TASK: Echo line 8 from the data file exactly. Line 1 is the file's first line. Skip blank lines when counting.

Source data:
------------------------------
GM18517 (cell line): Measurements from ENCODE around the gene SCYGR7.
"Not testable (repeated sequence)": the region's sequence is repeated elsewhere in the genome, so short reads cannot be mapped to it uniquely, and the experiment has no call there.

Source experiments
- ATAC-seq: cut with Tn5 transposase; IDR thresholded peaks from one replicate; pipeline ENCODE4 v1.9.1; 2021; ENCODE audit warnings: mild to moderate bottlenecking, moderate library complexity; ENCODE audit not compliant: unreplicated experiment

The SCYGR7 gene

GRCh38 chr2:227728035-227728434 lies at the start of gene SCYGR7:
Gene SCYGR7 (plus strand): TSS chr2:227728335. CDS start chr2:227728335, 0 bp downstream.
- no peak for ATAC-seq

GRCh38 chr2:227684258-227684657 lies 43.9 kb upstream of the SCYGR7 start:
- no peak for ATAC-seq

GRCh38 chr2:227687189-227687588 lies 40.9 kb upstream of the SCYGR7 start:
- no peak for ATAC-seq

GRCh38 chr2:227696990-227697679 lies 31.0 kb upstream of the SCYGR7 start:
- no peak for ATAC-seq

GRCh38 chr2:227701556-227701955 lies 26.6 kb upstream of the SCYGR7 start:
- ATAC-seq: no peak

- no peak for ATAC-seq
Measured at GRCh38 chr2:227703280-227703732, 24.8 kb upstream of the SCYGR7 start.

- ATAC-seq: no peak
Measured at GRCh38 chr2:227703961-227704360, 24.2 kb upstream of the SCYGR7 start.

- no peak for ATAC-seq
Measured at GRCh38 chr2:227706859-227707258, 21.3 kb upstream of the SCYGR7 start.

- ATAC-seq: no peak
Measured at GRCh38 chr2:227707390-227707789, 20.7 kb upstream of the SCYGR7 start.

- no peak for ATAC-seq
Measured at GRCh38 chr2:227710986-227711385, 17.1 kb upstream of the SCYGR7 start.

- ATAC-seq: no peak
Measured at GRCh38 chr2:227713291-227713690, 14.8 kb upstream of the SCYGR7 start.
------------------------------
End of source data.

- no peak for ATAC-seq